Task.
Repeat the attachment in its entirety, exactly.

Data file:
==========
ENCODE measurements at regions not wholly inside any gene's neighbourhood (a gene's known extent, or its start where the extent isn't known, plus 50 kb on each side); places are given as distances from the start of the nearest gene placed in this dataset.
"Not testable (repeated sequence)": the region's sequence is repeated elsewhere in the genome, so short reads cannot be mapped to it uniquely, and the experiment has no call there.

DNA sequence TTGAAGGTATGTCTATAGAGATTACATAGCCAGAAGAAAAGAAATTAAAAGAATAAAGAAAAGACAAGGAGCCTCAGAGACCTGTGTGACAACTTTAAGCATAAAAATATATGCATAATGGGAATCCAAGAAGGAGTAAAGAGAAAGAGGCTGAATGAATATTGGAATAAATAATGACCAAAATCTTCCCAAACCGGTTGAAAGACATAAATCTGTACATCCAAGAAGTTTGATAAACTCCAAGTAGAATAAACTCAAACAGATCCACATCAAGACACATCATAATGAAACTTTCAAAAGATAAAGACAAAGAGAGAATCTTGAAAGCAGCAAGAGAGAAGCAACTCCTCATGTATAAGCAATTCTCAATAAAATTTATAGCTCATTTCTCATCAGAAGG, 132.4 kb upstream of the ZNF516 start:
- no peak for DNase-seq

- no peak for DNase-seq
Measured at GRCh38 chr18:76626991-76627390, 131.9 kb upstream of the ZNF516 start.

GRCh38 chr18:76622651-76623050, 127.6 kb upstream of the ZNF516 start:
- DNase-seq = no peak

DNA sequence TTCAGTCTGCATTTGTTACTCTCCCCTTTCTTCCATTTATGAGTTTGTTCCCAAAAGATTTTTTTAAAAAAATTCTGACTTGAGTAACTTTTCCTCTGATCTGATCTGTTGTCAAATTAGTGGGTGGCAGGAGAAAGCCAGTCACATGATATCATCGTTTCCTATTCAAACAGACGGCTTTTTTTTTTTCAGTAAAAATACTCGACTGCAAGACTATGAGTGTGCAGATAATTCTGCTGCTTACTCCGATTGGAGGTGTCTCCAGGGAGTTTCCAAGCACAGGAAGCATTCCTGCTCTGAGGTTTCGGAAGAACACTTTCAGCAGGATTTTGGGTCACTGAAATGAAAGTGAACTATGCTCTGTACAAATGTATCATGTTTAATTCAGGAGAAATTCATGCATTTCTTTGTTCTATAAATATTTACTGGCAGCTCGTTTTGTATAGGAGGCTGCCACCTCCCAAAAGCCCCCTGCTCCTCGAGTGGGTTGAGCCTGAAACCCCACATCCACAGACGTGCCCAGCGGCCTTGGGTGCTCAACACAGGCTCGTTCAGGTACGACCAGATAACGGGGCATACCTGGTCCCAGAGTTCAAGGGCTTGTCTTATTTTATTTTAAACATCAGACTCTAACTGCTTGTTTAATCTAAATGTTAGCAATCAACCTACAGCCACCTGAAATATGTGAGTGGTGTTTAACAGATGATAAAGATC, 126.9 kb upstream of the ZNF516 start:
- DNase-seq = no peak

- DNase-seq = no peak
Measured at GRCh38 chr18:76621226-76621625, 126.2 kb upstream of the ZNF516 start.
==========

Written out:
ENCODE measurements at regions not wholly inside any gene's neighbourhood (a gene's known extent, or its start where the extent isn't known, plus 50 kb on each side); places are given as distances from the start of the nearest gene placed in this dataset.
"Not testable (repeated sequence)": the region's sequence is repeated elsewhere in the genome, so short reads cannot be mapped to it uniquely, and the experiment has no call there.

DNA sequence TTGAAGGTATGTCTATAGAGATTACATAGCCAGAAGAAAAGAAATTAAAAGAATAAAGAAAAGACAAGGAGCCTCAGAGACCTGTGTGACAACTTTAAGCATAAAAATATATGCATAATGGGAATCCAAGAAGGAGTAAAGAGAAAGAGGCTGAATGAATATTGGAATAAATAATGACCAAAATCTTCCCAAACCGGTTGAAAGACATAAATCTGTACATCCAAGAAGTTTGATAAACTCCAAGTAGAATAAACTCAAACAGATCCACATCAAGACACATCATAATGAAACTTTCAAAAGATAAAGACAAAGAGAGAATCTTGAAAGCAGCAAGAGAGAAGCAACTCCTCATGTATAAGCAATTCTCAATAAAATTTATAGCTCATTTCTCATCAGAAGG, 132.4 kb upstream of the ZNF516 start:
- no peak for DNase-seq

- no peak for DNase-seq
Measured at GRCh38 chr18:76626991-76627390, 131.9 kb upstream of the ZNF516 start.

GRCh38 chr18:76622651-76623050, 127.6 kb upstream of the ZNF516 start:
- DNase-seq = no peak

DNA sequence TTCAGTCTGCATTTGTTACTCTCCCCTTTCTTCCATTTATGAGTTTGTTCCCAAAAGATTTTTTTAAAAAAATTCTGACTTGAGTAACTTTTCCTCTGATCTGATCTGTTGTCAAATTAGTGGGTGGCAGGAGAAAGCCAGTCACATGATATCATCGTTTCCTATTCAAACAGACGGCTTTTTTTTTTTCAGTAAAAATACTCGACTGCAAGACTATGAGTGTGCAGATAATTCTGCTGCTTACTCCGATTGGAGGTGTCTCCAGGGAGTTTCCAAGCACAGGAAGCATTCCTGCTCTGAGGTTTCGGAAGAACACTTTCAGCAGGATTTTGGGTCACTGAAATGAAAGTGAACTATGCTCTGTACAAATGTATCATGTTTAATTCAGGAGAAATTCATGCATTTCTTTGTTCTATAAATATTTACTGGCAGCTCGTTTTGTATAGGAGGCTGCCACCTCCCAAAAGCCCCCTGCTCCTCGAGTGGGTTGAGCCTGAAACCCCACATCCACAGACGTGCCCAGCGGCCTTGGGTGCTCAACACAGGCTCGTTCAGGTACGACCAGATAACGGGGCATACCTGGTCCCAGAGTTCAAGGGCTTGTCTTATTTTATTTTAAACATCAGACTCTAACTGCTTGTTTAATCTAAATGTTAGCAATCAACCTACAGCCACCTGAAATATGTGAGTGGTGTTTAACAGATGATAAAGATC, 126.9 kb upstream of the ZNF516 start:
- DNase-seq = no peak

- DNase-seq = no peak
Measured at GRCh38 chr18:76621226-76621625, 126.2 kb upstream of the ZNF516 start.